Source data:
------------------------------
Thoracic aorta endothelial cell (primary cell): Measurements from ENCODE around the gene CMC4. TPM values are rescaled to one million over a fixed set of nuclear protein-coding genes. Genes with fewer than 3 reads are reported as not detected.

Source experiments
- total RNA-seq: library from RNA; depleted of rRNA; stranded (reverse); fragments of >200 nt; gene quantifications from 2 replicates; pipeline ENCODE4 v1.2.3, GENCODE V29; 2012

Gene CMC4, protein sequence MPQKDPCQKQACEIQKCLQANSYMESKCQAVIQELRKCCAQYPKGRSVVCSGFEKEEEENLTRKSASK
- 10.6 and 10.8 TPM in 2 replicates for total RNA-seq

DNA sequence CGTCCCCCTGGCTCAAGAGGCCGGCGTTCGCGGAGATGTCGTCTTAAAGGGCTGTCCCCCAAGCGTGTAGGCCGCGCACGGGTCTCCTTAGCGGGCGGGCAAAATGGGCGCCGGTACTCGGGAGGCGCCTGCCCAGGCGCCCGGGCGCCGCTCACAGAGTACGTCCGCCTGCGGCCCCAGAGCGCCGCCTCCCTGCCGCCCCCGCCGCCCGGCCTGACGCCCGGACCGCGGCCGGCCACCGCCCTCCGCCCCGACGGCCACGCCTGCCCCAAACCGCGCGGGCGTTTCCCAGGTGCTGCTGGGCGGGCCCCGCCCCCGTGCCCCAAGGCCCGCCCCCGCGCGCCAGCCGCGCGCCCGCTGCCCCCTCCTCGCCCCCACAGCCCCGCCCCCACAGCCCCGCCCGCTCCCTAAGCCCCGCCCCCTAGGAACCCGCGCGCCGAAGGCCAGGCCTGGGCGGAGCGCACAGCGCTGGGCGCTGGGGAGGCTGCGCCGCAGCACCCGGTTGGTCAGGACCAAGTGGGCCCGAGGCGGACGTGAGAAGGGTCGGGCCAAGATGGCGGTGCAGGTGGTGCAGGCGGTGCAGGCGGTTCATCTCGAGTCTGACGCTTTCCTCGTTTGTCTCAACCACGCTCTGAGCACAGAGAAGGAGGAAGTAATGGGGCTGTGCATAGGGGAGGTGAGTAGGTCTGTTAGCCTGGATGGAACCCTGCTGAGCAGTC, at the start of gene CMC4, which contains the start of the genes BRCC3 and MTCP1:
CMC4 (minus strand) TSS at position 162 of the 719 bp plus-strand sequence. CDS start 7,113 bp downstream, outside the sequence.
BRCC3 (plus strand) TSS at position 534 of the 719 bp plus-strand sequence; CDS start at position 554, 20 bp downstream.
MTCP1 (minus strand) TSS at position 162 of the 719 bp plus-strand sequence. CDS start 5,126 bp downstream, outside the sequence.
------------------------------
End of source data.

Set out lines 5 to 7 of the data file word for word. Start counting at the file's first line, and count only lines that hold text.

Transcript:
- 10.6 and 10.8 TPM in 2 replicates for total RNA-seq

DNA sequence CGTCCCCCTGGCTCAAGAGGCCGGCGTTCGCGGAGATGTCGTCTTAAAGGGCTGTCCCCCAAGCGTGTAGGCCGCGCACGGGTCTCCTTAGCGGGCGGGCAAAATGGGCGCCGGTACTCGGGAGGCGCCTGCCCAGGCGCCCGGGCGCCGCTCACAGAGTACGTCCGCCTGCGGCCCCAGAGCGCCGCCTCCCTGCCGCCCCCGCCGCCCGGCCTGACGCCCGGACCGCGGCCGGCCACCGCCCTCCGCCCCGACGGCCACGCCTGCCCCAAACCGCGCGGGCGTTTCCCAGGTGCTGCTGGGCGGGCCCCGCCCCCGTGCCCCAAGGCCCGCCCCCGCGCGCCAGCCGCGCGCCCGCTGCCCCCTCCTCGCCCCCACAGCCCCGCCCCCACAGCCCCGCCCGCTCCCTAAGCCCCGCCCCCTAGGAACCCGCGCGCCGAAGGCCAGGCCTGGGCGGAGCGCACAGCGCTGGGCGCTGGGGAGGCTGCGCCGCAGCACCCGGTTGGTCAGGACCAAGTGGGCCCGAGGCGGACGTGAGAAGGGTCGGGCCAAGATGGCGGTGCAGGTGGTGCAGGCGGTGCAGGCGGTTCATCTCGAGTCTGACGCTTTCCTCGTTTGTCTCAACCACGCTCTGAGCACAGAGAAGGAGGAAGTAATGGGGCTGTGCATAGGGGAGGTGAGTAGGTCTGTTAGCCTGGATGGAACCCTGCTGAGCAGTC, at the start of gene CMC4, which contains the start of the genes BRCC3 and MTCP1:
CMC4 (minus strand) TSS at position 162 of the 719 bp plus-strand sequence. CDS start 7,113 bp downstream, outside the sequence.